Members of the Save Wemyss Ancient Caves Society (SWACS) are due to be trained by conservators at Historic Environment Scotland to safely remove graffiti from the caves that were used by Picts in the 6th and 7th Centuries.
Evidence of earlier Bronze Age occupation has also been found.
A series of informal Pictish drawings can be found in five of nine of the recorded caves near East Wemyss with later Christian symbols, likely left by pilgrims and hermits, charting the evolution of how the caves were used.
They later provided a gambling hideaway for local miners and a resting place for fisherwomen.
Today, the caves - classed as a scheduled monument of national importance - are increasingly at risk from coastal erosion and antisocial behaviour.
SWACS are working to keep the caves fully open to the public while protecting their historic value.
Mike Arrowsmith, chairman of SWACS, said: “Without the carvings we don’t have a heritage site. The protection of the carvings always has to be our number one priority.”
Jonathan’s Cave holds the most varied collection of Pictish symbols and is perhaps most at risk given the ease of public access to the site.
Pictish beasts, birds, animals and fish, together with a boat with high prow and stern, rudder and five oars can be found on its walls and date from the 6th to 8th Century.
At Court Cave, a human figure holding a club in the left hand - which is possibly standing next to an animal - can be found.
Mr Arrowsmith said: “The carvings are under threat from a number of sources. There is coastal erosion as well as the fact this was once a heavily industrialised area. Then there are the graffiti attacks. We suffered a very bad one earlier this summer.”
Then, a Pictish-era fish carving was narrowly missed by paint with a more modern fish depiction daubed over. A Christian-era Trident cross was also vandalised.
Mr Arrowsmith said the hope was not to have to barricade off the caves to the public.
One option could be to have Perspex panels over the drawings to protect them.
A similar network of caves in England are open during the day but gated off at night, he added.
“We really do want to make it a place for everybody to use and really expand the things that are there. We want a visitor centre at the site, for example, and draw more people to this stretch of the Fife Coastal Path.
“The caves are a place that people locally are very fond and 99 per cent of people who go there respect what is there.”
Mr Arrowsmith said the cave symbols were possibly among some of the earliest Pictish-era drawings in Scotland.
Picts are believed to have farmed the land that once lay infront of the caves which has now been eroded in part with a stretch of shingle now formed.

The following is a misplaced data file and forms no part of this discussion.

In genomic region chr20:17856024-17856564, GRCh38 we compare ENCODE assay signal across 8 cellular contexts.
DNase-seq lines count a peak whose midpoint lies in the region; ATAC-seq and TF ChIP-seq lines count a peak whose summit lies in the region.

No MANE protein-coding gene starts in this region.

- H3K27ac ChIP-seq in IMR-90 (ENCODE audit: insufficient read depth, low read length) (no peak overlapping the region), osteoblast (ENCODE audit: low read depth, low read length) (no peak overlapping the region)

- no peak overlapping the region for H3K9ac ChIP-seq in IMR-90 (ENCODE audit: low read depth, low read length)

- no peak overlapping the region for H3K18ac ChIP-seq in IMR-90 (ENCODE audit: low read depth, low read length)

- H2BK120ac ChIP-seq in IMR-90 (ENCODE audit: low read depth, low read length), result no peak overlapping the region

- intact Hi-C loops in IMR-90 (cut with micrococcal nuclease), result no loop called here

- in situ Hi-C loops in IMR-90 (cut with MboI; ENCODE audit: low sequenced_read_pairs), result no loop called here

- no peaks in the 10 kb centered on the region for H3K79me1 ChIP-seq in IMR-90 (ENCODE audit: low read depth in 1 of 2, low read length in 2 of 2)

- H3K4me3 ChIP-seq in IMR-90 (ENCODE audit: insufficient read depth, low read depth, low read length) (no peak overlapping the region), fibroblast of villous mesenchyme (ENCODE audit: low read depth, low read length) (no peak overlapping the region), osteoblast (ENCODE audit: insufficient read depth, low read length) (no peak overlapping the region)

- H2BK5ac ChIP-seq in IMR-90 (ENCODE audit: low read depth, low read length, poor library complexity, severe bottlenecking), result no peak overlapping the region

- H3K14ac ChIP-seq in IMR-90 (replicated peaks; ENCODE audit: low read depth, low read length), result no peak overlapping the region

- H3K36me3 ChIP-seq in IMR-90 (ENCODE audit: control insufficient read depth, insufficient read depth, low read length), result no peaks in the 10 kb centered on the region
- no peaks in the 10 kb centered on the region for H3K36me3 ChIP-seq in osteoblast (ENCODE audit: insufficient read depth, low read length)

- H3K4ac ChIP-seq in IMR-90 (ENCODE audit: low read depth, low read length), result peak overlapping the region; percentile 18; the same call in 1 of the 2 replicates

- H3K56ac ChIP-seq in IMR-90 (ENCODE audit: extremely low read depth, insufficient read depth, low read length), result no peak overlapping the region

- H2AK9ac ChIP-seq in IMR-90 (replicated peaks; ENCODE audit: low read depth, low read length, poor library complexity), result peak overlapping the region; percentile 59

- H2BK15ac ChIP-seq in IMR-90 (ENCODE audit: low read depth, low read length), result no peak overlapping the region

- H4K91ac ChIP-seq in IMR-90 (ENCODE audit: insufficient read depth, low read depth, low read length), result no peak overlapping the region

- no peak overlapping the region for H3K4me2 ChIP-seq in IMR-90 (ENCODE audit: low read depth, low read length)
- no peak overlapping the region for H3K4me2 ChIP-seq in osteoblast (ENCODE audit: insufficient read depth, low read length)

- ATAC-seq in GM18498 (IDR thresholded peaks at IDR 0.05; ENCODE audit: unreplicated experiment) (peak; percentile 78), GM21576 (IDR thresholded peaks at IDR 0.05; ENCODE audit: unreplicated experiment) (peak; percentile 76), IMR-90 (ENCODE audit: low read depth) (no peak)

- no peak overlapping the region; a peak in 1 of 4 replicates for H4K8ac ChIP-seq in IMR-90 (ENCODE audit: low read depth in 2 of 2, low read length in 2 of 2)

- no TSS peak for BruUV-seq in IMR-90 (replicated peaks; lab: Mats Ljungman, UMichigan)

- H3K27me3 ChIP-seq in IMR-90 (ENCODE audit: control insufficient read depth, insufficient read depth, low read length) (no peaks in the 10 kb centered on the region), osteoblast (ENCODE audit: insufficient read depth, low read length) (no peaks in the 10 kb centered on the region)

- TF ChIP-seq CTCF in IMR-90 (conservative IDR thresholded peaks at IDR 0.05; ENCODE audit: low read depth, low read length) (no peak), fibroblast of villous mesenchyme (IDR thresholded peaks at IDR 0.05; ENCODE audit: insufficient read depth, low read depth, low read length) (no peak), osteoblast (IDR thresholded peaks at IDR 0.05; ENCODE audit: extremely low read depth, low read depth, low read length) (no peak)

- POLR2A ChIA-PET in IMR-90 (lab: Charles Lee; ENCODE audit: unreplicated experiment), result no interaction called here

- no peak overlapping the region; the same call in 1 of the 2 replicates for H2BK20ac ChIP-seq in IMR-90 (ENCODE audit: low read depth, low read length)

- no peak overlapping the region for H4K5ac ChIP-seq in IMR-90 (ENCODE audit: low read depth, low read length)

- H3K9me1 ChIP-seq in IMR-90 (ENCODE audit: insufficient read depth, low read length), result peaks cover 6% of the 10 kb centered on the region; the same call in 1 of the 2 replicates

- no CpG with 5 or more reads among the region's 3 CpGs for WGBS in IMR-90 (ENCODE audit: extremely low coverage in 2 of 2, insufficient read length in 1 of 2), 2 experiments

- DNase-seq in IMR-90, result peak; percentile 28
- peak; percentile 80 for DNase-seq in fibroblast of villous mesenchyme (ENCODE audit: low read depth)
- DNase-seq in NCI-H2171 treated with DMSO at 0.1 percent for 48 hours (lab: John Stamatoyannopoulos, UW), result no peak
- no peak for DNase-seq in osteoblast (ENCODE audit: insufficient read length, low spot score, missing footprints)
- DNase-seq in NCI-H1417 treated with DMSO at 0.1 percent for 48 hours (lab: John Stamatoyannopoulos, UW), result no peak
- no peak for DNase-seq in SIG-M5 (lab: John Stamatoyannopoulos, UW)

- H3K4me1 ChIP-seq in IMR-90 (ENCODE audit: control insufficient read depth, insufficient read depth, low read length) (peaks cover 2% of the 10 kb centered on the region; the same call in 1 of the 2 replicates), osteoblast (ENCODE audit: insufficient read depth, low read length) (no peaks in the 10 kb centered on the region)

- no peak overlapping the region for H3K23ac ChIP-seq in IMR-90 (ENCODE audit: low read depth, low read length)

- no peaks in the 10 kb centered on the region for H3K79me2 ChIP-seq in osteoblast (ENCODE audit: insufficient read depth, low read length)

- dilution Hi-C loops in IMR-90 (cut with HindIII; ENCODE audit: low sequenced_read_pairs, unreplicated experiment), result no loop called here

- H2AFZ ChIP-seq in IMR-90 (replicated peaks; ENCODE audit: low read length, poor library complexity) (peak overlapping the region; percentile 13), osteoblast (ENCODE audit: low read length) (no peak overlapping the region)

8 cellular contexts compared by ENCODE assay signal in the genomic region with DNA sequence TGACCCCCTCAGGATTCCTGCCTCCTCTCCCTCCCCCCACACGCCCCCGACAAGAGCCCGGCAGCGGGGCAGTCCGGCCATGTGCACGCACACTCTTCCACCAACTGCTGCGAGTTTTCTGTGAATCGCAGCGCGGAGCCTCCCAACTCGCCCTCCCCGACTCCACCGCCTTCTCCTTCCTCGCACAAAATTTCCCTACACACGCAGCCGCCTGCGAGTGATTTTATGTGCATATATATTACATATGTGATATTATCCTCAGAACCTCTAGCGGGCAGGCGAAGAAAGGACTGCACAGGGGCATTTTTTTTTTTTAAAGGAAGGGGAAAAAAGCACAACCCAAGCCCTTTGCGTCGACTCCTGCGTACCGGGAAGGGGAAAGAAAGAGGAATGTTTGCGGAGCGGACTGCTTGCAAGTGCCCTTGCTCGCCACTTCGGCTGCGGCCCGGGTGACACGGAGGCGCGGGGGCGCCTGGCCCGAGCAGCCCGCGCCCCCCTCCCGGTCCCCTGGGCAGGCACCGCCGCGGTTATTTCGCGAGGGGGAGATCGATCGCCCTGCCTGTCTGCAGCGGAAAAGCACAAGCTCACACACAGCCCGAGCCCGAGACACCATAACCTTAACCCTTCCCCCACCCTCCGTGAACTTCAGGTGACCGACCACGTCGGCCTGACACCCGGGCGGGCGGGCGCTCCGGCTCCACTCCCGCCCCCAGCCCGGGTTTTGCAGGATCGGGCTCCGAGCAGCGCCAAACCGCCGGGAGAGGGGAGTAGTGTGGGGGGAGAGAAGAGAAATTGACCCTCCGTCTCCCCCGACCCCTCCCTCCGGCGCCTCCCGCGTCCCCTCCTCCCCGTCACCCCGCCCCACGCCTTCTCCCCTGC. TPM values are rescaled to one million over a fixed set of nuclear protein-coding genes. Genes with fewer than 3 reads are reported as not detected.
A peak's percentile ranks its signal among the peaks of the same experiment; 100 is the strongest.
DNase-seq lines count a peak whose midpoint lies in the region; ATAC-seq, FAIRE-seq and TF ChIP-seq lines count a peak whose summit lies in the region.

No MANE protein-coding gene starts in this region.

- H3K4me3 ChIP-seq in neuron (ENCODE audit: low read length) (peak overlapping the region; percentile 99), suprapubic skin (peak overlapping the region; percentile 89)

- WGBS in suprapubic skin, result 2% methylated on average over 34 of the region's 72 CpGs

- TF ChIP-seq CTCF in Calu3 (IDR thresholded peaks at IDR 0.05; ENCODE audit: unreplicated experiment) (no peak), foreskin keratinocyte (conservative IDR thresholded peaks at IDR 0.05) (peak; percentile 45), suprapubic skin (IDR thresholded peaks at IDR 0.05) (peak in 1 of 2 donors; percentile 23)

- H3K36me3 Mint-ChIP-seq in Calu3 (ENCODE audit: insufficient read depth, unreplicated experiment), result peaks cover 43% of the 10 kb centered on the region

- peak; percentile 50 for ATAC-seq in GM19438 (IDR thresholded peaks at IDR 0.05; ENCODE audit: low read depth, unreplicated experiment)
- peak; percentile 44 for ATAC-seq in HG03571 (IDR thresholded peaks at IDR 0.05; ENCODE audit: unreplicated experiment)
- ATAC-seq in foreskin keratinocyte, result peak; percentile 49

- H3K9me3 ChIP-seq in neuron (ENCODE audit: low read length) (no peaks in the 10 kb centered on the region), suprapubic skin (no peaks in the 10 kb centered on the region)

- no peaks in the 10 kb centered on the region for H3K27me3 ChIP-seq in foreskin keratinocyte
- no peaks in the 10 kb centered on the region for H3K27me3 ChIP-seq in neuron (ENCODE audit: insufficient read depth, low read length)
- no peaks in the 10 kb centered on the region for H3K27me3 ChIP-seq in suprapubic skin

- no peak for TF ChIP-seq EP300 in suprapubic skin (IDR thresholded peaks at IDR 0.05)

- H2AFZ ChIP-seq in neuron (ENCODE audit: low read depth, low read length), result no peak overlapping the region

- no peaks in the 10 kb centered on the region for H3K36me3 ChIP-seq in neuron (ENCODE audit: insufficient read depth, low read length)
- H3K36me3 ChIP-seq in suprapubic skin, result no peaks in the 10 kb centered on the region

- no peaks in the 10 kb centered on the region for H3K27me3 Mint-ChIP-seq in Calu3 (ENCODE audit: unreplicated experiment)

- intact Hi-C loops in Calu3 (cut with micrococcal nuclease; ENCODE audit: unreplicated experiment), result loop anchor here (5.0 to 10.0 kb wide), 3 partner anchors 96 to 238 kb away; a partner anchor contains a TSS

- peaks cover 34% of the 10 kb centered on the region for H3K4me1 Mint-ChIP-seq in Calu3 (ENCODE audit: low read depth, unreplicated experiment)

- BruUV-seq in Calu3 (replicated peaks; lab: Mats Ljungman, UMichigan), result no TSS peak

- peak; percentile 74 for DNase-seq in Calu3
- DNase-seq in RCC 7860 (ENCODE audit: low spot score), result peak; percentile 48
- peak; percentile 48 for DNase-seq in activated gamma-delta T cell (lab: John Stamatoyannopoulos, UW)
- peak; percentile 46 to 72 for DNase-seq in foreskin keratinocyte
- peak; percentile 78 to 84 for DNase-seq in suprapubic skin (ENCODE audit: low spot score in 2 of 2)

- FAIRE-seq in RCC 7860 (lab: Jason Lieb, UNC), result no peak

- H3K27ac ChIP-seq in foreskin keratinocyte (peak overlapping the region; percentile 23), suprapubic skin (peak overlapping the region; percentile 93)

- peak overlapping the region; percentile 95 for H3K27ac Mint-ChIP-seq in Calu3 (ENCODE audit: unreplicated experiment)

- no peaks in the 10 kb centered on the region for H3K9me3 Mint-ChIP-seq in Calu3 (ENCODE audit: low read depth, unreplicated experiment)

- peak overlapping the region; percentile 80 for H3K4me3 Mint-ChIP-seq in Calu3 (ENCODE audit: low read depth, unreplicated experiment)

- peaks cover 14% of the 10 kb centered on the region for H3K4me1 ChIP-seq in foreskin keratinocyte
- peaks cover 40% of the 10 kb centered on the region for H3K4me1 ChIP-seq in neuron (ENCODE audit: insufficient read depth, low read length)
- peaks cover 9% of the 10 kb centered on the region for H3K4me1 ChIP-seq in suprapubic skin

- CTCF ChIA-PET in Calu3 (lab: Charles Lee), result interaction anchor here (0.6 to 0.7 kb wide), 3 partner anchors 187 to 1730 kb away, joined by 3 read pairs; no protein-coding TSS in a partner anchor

He added: “Most Pictish carvings are found on monumental stones or in the National Museum of Scotland. Almost all of them are moved from where they were originally. They are out of context.
“At the Wemyss Caves, we know exactly where these carvings were made.
“The origins of the Picts are still very contested in this area and the cave drawings are this really important resource.
“The fact that these drawings appear less complex could mean a number of different things. They are likely to have been battered by the salt and the wind, plus the soft sandstone is not great for their preservation.
“The other explanation could be that they are very early drawings of the era and were done before the style settled down.
“If that is the case, the drawings become even more significant.”
Vandalism at the site has long powered the efforts to save the caves with the group first formed in the late 80s when someone drove a car into Jonathan’s Cave and set it on fire. A number of drawings were destroyed as a result.
A fire in the basement of nearby Macduff’s Castle, which is now largely a ruin, also left considerable damage. The remains of the property were being used as a den with a two-seater sofa moved into the site.
Outreach work and educational projects continue in the community, Mr Sullivan added.
The Wemyss Caves Conservation Management Plan was signed by several bodies - including the volunteer group, Historic Environment Scotland, Fife Council and cave owners Wemyss Estates - to protect and manage the site for the future.
The training in how to remove graffiti will allow the action group to respond immediately to fresh vandalism.
Mr Arrowsmith added: “It is a race against time in the sense that the longer the caves go unprotected against the elements and people the more the caves will deteriorate.
“It’s astonishing what we still have these Pictish carvings after 1,500 years. We have an obligation to protect them.”